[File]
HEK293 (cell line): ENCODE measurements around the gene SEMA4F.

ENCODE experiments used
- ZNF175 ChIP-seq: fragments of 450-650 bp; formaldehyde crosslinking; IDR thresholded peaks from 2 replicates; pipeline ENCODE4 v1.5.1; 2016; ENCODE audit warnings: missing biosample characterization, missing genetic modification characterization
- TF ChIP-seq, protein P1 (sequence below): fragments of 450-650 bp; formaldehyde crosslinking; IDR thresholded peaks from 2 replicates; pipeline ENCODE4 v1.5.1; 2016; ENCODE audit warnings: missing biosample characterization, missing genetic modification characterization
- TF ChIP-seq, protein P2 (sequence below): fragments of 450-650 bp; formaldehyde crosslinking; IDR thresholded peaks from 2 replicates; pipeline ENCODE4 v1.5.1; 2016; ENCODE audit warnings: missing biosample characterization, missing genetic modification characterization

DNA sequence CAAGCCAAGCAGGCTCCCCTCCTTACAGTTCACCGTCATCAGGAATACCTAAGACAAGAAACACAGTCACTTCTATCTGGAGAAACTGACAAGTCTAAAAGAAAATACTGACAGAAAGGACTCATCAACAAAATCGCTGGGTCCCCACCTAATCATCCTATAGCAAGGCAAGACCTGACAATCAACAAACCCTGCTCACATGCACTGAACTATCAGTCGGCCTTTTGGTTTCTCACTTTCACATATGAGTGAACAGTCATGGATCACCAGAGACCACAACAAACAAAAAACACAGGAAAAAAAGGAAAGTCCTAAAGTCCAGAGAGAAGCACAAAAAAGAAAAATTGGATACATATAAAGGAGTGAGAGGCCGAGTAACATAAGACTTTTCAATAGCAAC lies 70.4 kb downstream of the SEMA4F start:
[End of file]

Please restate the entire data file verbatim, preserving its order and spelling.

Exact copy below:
HEK293 (cell line): ENCODE measurements around the gene SEMA4F.

ENCODE experiments used
- ZNF175 ChIP-seq: fragments of 450-650 bp; formaldehyde crosslinking; IDR thresholded peaks from 2 replicates; pipeline ENCODE4 v1.5.1; 2016; ENCODE audit warnings: missing biosample characterization, missing genetic modification characterization
- TF ChIP-seq, protein P1 (sequence below): fragments of 450-650 bp; formaldehyde crosslinking; IDR thresholded peaks from 2 replicates; pipeline ENCODE4 v1.5.1; 2016; ENCODE audit warnings: missing biosample characterization, missing genetic modification characterization
- TF ChIP-seq, protein P2 (sequence below): fragments of 450-650 bp; formaldehyde crosslinking; IDR thresholded peaks from 2 replicates; pipeline ENCODE4 v1.5.1; 2016; ENCODE audit warnings: missing biosample characterization, missing genetic modification characterization

DNA sequence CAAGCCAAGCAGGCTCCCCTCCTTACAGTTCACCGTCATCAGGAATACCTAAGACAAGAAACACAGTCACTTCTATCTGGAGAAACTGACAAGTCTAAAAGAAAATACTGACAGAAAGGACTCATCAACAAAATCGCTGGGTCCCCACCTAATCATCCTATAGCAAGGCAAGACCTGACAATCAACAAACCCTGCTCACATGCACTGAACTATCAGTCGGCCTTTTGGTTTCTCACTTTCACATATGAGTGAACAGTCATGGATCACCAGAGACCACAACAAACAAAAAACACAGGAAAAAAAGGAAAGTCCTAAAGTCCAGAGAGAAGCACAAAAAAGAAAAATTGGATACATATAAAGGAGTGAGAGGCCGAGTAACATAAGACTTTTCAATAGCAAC lies 70.4 kb downstream of the SEMA4F start: